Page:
Todd Henry runs The Accidental Creative, a speaking and consulting firm that helps teams do their best work consistently, not haphazardly. His book of the same name, about “how to be brilliant at a moment’s notice,” will be published this July by Portfolio.
My two sons are obsessed with superheroes. They asked for something very specific for their birthdays–two action figures. One is a superhero and one is “bad guy,” as they called him. Curious, my wife asked our oldest son why he wanted those two particular action figures instead of two superheroes, to which he quickly responded, “Mommy…every superhero needs a bad guy to fight.”
Word of profundity often come out of nowhere in our house. As I sat to write later that day, my son’s words echoed through my mind. Every hero needs a bad guy… I thought about purpose, uniqueness, brilliance, and the importance of doing meaningful work.
It’s easy to identify what you’re “for.” For example, I know that my mission is to bring freedom to creatives; to unleash them so that they can do brilliant work. I like to consider myself an arms dealer for the creative revolution.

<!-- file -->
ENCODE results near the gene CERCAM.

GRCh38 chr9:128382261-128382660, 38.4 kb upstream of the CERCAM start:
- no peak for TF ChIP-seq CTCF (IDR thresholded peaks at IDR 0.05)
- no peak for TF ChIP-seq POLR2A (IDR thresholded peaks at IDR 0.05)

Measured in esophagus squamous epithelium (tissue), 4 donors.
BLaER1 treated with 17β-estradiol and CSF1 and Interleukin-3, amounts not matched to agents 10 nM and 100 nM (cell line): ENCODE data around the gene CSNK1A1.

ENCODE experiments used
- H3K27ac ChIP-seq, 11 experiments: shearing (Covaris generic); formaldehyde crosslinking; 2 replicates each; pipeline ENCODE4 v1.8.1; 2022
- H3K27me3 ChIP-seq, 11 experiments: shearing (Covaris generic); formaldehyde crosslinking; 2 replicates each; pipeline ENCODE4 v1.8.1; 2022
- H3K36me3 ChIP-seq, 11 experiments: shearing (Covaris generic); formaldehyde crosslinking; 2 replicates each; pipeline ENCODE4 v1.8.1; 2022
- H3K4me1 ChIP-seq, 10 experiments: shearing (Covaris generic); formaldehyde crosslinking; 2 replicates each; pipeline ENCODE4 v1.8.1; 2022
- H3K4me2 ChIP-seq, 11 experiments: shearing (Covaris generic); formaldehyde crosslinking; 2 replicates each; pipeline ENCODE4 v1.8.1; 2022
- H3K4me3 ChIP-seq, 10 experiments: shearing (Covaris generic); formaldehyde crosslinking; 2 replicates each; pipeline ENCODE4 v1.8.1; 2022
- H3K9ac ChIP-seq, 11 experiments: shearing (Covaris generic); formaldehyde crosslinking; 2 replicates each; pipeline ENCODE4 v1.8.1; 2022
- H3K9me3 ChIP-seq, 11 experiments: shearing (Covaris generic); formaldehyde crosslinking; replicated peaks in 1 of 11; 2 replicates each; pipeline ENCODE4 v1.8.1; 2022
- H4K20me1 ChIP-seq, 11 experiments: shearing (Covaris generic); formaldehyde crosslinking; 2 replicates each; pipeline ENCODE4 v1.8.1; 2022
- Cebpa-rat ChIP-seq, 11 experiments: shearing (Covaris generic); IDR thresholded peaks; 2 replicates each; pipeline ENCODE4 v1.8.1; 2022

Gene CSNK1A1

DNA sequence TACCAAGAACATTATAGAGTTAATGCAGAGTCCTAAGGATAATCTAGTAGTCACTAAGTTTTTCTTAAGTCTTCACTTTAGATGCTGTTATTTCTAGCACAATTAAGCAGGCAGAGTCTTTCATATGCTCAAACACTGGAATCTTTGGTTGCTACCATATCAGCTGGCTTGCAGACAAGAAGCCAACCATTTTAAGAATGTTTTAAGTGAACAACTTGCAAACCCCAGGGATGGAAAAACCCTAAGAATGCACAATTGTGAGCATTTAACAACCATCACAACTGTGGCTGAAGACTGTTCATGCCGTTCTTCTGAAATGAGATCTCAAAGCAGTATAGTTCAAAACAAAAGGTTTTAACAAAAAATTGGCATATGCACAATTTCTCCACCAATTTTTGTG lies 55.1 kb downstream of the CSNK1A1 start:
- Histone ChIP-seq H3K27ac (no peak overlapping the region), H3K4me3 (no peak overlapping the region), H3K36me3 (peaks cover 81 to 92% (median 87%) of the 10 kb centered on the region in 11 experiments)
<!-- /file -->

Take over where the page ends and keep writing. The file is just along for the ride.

But I had difficulty identifying my “bad guy.” I know what I’m fighting for, but what am I fighting against? I tried to think about the times when I’ve been emotionally moved in my work. It’s usually when I encounter a creative who is in a season of incredible productivity, someone who’s doing work beyond their expectations and is thoroughly thriving both personally and professionally.
On the flip side, I’m also moved when I first encounter someone who is living in a kind of self-imposed prison. Though the bars are obvious to those around them, they continue to live in mediocrity. I grieve their loss of freedom. In the end, I think apathy is my bad guy. My arch-nemesis. My Lex Luthor.
As a creative, it’s important to know what you’re fighting for, but it’s also important to know what you’re fighting against. This is the yang to your yin. We need two points of reference in order to navigate properly. Otherwise, we can never be certain what direction we’re truly headed in.
What are you fighting for? What’s the “why” behind the work you do? But equally as important, what are you fighting against? This is a critical question for any creative, brand, or leader to answer.
Creative work is a series of small, everyday battles. It’s an assault on the beachhead of apathy. Know your enemy, kick some butt, and take some ground.